Many of Comcast's current internet customers receive a 150-megabit service now. It can download a two-hour movie in about a minute and a half. With the 1-gigabit service, that same movie will take eight seconds to download.
"We just not taking an incremental step here," said Mike Spaulding, Comcast's vice president of engineering. "We're taking a step forward in terms of speed availability to our consumers."
The cost is planned at $159.95 a month without a contract, but two promotions also are being tested to boost participation.
One will offer the service for $70 a month in certain Salt Lake City, Provo and North Ogden areas. The other promotion will be for $109.99 a month across the rest of the state.
The service runs over the company's existing cable network and requires only the installation of a modem with a built-in home wireless network.
It's the wireless component that excites Merlin Jensen, area vice president for Utah and Arizona.
"We will have the fastest in-home wireless experience for customers," he said.
Comcast's service area stretches north to south from Logan to Spanish Fork, and east to west from Park City/Heber City to Tooele.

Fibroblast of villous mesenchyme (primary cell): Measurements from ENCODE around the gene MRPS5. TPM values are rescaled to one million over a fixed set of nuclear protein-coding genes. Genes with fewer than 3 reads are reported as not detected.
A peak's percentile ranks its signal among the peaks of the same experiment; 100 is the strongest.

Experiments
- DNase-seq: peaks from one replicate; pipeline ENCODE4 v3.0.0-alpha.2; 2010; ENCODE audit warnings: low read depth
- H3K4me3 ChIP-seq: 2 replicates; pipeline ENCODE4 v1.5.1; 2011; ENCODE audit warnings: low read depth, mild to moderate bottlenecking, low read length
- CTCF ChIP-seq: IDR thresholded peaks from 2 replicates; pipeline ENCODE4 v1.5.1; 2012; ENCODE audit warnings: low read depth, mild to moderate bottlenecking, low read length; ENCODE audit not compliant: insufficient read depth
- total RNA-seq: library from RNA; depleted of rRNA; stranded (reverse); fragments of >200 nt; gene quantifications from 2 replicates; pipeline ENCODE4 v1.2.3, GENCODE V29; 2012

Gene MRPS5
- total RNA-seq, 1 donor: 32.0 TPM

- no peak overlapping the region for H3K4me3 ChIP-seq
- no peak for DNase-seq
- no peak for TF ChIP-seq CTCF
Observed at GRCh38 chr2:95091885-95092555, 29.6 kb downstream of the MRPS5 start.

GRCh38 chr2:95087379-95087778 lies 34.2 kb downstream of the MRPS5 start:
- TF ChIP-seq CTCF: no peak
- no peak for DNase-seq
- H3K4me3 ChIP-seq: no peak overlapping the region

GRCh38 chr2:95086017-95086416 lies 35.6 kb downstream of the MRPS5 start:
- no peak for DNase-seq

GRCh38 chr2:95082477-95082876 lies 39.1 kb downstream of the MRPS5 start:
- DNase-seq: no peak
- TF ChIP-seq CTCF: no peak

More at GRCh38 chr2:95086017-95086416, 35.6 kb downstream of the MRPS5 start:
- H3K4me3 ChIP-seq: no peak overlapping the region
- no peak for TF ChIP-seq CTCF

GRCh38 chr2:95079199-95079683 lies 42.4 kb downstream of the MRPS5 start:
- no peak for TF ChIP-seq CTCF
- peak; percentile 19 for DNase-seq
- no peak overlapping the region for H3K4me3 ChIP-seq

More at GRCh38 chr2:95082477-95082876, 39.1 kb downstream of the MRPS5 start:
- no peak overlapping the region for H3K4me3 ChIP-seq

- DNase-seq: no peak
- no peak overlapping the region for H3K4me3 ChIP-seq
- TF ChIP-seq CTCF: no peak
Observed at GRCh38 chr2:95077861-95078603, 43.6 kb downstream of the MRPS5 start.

CenturyLink has been offering super fast internet speeds in Utah starting at $79.99 a month. But it's not currently available in all areas served by the company, which is building a fiber-optic network.
Company spokeswoman Michelle Jackson said CenturyLink offers 1-gig service to more than 100,000 homes and businesses but wouldn't say how many now subscribe.
"We are continuing to aggressively expand our gigabit service offering to both businesses and residents," she said in a statement, which also said slower speeds were sufficient for most consumers.
Google Fiber currently offers 1-gig service in Provo and certain areas of Salt Lake City for $70 a month.
The company bought Provo's fiber optic network four years ago and has been building a network in Salt Lake City, where it now offers service in neighborhoods that include downtown and parts of the university area and Sugar House.
Google Fiber also said it is continuing to build its network to serve more homes and businesses.
But it's that piecemeal approach, and the need to build out networks before even being able to offer the speedy service, that Comcast apparently sees as its competitors' vulnerability.